Vulnerabilities Now Top Initial Access Route For Ransomware

Threat actors are switching tactics to compromise their victims with ransomware, with more attacks now exploiting vulnerabilities rather than using phishing emails, according to Corvus Insurance.

The insurer analyzed claims data from this year to better understand threat actor activity.

It claimed that vulnerability exploitation rose as an initial access method from nearly 0% of ransomware claims in H2 2022 to almost a third in the first half of 2023.

This data may have been skewed by major campaigns like the extortion attacks exploiting MOVEit and GoAnywhere file transfer software this year. However, they nonetheless point to an evolution in threat activity.

Corvus also highlighted exposed cryptographic keys as another increasingly popular way for threat actors to compromise organizations. It claimed 7% of organizations it studied had at least one exposed secret, with the most common being Google API keys, JSON web tokens, Shopify domain keys and keys for AWS S3 buckets.

Read more on insurance data: FFT and Ransomware Represent Over Half of Cyber Insurance Claims in 2022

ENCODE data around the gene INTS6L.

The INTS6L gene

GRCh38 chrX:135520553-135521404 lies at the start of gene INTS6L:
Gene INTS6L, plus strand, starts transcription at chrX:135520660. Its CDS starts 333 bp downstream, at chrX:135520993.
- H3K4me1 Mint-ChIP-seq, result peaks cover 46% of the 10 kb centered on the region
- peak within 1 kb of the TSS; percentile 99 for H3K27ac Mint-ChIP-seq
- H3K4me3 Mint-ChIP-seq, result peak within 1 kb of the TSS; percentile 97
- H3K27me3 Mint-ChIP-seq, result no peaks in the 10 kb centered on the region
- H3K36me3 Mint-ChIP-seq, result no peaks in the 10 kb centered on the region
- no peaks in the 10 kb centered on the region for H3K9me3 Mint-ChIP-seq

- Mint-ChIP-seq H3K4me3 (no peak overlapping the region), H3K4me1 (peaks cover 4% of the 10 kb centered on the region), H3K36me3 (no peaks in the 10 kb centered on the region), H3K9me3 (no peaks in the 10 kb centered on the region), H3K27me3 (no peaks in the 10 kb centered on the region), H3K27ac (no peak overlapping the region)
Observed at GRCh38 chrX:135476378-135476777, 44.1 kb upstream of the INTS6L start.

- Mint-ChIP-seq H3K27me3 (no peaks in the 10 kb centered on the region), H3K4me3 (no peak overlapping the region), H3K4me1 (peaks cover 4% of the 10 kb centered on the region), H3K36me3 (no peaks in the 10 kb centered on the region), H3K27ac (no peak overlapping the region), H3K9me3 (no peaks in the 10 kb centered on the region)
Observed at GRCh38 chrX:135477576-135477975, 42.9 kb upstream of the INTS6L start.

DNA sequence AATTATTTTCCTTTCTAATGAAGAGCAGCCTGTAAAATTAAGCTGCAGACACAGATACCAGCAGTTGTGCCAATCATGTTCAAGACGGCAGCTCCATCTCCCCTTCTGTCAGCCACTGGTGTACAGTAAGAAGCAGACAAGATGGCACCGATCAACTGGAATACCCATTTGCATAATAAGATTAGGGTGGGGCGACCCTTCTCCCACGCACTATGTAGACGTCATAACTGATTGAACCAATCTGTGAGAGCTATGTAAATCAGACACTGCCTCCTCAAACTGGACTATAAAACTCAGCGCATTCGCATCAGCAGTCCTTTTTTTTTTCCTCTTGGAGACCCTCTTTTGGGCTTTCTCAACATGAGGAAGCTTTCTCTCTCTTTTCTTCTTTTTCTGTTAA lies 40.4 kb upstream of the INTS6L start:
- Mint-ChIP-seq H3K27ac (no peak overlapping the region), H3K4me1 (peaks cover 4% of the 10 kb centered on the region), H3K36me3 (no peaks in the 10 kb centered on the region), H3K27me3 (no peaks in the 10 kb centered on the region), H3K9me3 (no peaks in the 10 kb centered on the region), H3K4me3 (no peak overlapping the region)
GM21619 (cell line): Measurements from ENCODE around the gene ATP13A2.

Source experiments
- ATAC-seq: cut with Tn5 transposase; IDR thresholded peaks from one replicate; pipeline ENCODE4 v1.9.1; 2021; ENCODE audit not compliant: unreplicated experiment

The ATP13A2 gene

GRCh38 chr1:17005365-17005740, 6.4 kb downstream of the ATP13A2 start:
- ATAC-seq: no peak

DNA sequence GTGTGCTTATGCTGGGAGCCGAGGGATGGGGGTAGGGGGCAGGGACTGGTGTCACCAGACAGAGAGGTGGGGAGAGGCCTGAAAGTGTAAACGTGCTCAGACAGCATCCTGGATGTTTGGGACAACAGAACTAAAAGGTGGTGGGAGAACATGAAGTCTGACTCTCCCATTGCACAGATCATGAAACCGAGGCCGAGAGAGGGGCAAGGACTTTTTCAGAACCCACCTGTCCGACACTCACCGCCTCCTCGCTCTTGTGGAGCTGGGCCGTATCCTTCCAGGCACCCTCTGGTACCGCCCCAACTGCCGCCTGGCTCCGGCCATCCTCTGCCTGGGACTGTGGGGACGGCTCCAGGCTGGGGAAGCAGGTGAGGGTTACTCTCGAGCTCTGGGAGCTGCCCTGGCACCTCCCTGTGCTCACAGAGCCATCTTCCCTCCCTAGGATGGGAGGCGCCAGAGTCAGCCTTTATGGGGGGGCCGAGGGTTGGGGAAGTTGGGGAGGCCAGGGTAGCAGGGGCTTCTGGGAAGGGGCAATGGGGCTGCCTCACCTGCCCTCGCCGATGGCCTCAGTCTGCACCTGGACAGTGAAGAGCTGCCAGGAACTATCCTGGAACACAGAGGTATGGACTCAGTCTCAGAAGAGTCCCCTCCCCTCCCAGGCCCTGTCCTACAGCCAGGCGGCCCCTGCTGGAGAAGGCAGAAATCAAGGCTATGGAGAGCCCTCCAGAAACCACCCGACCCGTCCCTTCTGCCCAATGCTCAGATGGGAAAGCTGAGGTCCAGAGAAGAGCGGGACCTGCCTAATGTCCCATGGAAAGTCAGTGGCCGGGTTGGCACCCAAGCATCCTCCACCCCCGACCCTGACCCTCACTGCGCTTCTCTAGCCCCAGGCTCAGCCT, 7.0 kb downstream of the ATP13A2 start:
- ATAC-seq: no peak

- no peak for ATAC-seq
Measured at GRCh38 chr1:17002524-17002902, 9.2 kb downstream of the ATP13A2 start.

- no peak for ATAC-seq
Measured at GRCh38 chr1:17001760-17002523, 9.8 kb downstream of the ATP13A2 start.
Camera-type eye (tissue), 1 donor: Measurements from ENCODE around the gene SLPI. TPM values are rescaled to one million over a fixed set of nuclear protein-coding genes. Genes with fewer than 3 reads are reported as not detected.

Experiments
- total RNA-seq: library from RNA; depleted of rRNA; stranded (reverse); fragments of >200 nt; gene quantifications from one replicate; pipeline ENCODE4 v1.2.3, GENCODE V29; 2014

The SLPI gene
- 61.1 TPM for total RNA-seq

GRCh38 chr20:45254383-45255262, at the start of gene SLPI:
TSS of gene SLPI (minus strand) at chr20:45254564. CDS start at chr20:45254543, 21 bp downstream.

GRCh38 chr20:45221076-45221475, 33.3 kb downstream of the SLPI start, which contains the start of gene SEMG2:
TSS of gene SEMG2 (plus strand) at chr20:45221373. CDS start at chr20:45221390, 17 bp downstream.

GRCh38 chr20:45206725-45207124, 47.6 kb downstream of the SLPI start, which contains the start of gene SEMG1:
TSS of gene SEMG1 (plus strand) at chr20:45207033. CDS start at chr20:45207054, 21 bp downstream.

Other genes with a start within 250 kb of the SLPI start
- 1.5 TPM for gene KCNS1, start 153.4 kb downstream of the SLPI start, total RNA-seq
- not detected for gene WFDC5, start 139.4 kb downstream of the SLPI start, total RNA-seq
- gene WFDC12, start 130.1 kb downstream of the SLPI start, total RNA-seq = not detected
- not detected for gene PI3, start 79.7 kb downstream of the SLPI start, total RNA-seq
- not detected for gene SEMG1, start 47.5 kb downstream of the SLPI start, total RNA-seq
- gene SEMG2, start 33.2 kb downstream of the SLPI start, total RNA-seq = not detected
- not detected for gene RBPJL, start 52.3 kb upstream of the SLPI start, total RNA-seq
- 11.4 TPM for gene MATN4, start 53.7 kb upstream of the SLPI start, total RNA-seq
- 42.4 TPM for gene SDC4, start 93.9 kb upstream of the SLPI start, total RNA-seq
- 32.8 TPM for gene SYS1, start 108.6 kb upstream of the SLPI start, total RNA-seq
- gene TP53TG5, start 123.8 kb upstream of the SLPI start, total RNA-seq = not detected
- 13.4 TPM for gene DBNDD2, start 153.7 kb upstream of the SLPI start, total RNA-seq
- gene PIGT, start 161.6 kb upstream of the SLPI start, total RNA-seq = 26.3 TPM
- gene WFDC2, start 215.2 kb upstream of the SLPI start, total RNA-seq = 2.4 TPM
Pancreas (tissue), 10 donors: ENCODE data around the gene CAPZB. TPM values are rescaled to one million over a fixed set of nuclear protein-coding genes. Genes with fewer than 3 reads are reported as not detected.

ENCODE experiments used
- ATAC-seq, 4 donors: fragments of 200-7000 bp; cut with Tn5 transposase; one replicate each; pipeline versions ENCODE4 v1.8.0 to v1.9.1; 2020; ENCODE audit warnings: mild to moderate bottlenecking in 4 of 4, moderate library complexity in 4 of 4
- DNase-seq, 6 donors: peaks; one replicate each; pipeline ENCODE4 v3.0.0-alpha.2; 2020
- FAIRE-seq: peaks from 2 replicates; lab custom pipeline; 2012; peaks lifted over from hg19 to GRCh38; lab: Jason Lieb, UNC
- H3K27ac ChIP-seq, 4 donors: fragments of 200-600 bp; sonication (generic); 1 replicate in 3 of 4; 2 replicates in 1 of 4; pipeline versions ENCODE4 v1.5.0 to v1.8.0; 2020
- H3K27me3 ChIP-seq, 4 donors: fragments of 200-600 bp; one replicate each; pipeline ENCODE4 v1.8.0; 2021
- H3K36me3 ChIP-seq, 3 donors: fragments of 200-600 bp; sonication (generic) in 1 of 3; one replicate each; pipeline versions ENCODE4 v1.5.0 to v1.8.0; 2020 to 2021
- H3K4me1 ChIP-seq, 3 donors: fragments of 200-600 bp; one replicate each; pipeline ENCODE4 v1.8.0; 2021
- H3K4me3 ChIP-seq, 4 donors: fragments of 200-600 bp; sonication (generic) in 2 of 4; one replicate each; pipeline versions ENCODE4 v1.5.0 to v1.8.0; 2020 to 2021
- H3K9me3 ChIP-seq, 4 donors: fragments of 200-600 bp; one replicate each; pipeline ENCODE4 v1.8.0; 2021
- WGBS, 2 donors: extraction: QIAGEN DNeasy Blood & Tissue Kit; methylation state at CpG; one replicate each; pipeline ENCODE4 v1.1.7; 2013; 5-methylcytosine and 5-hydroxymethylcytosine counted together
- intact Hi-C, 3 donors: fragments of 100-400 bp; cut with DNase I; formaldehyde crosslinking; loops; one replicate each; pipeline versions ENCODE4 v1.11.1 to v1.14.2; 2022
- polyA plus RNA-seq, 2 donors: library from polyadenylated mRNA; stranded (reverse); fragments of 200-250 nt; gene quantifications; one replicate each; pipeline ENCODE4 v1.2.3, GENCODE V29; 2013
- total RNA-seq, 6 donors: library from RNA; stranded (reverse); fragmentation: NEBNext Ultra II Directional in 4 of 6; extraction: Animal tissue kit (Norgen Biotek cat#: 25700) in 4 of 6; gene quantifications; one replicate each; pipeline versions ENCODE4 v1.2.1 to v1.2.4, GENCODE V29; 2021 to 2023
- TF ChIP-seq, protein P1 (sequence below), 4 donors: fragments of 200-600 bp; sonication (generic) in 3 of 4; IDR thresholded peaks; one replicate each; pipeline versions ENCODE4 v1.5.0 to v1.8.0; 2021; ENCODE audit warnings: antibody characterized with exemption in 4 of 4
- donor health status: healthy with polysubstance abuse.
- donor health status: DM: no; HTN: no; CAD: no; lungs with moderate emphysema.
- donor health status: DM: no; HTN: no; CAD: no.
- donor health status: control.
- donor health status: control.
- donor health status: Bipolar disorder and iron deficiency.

“But not all exposures are equal. Some do not give threat actors much to work with, and may never pose a problem for the organizations that exposed them. For about 1% of the organizations we studied, however, we located exposed keys that our security experts consider to be ‘critical’ and require immediate attention,” the firm explained.

“These include AWS API keys, keys to cloud storage buckets (AWS S3 and Google Cloud Storage), and API keys from a bevy of non-cloud provider services, like LinkedIn, Okta, Slack, MailChimp, Facebook, New Relic, Stripe, and Sauce Labs.”

Elsewhere, Corvus said social engineering has risen as a cause of insurance claims over recent quarters to comprise nearly half of all claims, as of Q3 2023. The share a year previously was around 35-38%, it added.

This makes social engineering responsible for nearly three times more claims than the next largest category, which is breaches at vendors or other third parties.

Interestingly, there were no reports of any social engineering-related breaches of Google Workspace policyholders, while Microsoft accounted for the vast majority.

“Even though Microsoft is the most prevalent business email provider used by our policyholders, we would have expected to see one in 10 of our social engineering claims from Google Workspace organizations,” Corvus said.